In The Vile Worm, the adventurers are travelling in a forest when they encounter a hermit, a priest of nature, who offers them a chance to rest and partake of a meal. He is of course, nothing of the sort, being a crazed berserker who discovered the sacrificial site of an ancient cult and now sees it as his duty to capture and give up victims to the vile worm that the cult worshipped. Whether or not the adventurers accept his invitation, they will find themselves ambushed and wondering at the truth of this madman. This truth is revealed over the course of three rooms, each quite detailed, and two or three combat encounters. In the process, the adventurers will hopefully rescue the berserker’s current victims and thus save a family. The worm itself is a nasty oozing creature bent on turning the adventurers into hosts for its eggs.

As atmospheric and as detailed as the scenario is, this is all that is—an extended encounter. Unlike The Ruins of Ramat, there is not material here to take it much further into an on-going campaign. Like The Ruins of Ramat, this scenario comes with a pair of hand outs that the Judge can use to illustrate certain locations and these are nicely done. Similarly, the cartography is excellent.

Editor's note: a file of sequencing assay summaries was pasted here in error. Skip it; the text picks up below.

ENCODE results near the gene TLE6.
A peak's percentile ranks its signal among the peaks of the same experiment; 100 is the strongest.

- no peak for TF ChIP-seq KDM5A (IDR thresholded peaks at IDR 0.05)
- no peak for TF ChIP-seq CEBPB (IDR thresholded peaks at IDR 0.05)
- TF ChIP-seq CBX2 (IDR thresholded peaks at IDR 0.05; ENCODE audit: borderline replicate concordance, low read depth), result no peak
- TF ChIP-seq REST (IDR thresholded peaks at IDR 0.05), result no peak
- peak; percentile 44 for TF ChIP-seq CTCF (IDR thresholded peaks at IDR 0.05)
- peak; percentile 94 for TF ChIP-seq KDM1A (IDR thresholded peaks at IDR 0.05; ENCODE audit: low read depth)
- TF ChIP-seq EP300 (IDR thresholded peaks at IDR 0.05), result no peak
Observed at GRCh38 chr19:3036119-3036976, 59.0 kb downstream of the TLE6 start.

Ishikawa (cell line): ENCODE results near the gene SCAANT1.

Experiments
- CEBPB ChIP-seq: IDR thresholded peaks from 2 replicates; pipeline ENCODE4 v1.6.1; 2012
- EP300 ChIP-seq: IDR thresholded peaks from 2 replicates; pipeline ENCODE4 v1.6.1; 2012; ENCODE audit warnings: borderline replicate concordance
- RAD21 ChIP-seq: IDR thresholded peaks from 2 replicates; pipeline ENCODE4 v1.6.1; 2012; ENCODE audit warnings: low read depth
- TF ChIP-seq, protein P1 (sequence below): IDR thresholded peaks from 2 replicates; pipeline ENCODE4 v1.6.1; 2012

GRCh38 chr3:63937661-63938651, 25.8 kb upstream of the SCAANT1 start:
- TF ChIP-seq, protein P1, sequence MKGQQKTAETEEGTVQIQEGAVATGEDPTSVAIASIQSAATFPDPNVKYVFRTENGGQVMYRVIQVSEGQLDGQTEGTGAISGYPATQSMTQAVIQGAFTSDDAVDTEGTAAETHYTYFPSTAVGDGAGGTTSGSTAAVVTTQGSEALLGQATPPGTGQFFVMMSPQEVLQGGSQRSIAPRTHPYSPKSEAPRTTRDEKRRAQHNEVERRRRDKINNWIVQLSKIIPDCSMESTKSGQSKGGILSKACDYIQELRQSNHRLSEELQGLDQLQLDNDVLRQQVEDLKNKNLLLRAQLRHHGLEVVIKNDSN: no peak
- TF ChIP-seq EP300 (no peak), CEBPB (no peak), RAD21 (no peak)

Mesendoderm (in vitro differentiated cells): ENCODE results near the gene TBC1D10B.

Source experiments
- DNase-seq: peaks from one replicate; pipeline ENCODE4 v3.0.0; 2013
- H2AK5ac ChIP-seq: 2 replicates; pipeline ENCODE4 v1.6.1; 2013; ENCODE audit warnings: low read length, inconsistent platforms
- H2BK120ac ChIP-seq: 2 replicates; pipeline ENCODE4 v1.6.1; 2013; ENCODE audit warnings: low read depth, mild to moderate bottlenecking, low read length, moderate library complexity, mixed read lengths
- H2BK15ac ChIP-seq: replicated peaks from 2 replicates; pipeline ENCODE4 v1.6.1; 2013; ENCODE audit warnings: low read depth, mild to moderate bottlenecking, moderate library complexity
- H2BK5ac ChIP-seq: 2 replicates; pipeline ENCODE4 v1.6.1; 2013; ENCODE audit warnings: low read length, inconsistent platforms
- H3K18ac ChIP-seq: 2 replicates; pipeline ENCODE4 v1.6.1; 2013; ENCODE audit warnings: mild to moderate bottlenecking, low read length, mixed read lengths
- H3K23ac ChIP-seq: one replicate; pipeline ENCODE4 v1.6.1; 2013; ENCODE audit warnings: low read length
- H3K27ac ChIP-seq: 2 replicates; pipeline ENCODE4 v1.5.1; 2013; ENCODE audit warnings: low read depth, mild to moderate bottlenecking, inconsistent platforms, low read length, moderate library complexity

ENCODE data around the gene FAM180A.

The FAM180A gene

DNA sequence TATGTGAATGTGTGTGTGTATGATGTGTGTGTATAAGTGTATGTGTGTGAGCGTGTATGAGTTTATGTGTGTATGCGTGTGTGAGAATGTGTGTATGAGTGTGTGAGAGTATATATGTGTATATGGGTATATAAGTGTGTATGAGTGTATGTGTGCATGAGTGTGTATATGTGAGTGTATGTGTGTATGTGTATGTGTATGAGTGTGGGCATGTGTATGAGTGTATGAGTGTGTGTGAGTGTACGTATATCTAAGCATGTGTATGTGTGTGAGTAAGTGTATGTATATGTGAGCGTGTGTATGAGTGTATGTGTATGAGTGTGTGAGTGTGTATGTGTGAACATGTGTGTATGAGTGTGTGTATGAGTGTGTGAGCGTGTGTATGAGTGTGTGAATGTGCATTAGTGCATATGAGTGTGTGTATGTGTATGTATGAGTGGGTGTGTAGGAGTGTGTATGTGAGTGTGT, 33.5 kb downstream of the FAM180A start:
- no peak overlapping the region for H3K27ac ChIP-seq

Unfortunately, Appendix N Adventure Toolkit #2: The Vile Worm has a couple of problems. The first is the one that beset Appendix N Adventure Toolkit #1: The Ruins of Ramat. The ‘Appendix N’ element of the scenario’s title—Appendix N Adventure Toolkit #2: The Vile Worm—denotes the fact that it is inspired by ‘Appendix N’, the list of inspirational fiction found at the back of the original Dungeon Master’s Guide that so influenced Dungeons & Dragons and then Advanced Dungeons & Dragons. This designation leads to expectations that these fictional inspirations, whether it is Tolkien’s The Lord of the Rings or Jack Vance’s The Dying Earth, will be discussed or at least made clear. Sadly, this is not the case, but perhaps in future releases such a discussion would be a worthy inclusion…?

The second issue that that Appendix N Adventure Toolkit #2: The Vile Worm is short. It is an extended encounter, but little more, and lacking the extra material that can be added to a campaign, The Vile Worm feels all too brief… Nevertheless, Appendix N Adventure Toolkit #2: The Vile Worm is a solid, if short, adventure that works for the Dungeon Crawl Classics Role Playing Game as much as it does for other RPGs for the Old School Renaissance.